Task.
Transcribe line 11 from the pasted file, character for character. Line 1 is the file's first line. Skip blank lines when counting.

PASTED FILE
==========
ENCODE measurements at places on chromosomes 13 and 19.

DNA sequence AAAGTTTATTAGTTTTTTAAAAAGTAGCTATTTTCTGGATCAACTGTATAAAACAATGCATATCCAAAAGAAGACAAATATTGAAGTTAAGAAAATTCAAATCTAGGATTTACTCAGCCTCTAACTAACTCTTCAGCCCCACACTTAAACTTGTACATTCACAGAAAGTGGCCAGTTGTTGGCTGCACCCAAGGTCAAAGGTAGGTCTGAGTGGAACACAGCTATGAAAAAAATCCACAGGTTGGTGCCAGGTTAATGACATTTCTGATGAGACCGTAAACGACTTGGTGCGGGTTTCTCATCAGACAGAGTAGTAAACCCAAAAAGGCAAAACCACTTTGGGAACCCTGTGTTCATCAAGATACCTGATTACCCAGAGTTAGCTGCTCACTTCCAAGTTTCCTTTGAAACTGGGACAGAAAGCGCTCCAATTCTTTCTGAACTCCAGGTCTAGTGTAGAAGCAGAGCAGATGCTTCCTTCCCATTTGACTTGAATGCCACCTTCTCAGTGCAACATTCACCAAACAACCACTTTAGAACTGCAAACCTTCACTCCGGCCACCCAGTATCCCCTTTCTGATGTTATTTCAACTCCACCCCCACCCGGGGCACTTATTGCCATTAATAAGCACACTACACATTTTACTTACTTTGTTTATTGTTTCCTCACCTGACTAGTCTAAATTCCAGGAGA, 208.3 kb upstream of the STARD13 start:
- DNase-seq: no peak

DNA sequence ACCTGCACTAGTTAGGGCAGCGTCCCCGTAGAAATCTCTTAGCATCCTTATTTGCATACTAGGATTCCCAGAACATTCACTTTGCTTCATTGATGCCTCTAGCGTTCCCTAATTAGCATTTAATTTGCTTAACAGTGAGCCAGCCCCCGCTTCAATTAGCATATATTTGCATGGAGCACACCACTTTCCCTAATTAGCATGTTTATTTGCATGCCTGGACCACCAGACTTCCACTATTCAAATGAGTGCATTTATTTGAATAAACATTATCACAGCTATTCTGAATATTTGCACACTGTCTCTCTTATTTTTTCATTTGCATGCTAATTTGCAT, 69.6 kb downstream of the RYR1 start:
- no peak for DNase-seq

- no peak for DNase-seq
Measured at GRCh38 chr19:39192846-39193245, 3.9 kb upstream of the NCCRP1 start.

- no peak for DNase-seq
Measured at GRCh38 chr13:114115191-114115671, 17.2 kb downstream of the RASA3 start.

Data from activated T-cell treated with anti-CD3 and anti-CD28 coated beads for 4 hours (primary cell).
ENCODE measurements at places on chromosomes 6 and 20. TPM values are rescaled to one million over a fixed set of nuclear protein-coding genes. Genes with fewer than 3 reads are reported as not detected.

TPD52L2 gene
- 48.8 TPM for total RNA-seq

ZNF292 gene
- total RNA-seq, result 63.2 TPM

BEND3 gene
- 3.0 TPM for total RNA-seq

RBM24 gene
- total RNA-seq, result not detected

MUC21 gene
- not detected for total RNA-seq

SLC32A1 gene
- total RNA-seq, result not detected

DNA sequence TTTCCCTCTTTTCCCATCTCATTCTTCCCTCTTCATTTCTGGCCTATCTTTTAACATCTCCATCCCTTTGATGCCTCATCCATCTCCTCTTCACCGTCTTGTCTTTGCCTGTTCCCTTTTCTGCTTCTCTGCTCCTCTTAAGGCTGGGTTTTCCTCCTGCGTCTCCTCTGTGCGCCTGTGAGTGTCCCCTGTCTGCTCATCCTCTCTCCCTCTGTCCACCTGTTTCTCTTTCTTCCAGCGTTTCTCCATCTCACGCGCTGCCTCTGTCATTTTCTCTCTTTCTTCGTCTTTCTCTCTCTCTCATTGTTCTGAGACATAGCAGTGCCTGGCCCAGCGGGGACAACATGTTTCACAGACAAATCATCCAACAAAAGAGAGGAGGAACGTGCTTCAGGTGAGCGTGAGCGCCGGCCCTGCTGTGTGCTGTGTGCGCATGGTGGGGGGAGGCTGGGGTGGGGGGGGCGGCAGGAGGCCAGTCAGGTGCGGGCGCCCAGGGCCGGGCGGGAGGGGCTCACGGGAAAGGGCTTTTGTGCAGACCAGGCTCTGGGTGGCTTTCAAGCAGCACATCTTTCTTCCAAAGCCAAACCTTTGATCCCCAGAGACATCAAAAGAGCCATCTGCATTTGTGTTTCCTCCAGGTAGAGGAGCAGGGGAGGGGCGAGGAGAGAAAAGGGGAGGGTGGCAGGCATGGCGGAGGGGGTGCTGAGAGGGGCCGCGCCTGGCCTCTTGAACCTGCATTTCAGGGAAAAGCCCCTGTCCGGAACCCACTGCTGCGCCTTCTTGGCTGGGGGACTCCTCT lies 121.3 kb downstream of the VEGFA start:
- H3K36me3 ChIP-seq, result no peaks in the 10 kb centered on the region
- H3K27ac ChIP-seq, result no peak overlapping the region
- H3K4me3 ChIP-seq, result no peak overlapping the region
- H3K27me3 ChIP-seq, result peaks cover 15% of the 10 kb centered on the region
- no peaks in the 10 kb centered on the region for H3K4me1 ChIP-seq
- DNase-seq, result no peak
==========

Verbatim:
ENCODE measurements at places on chromosomes 6 and 20. TPM values are rescaled to one million over a fixed set of nuclear protein-coding genes. Genes with fewer than 3 reads are reported as not detected.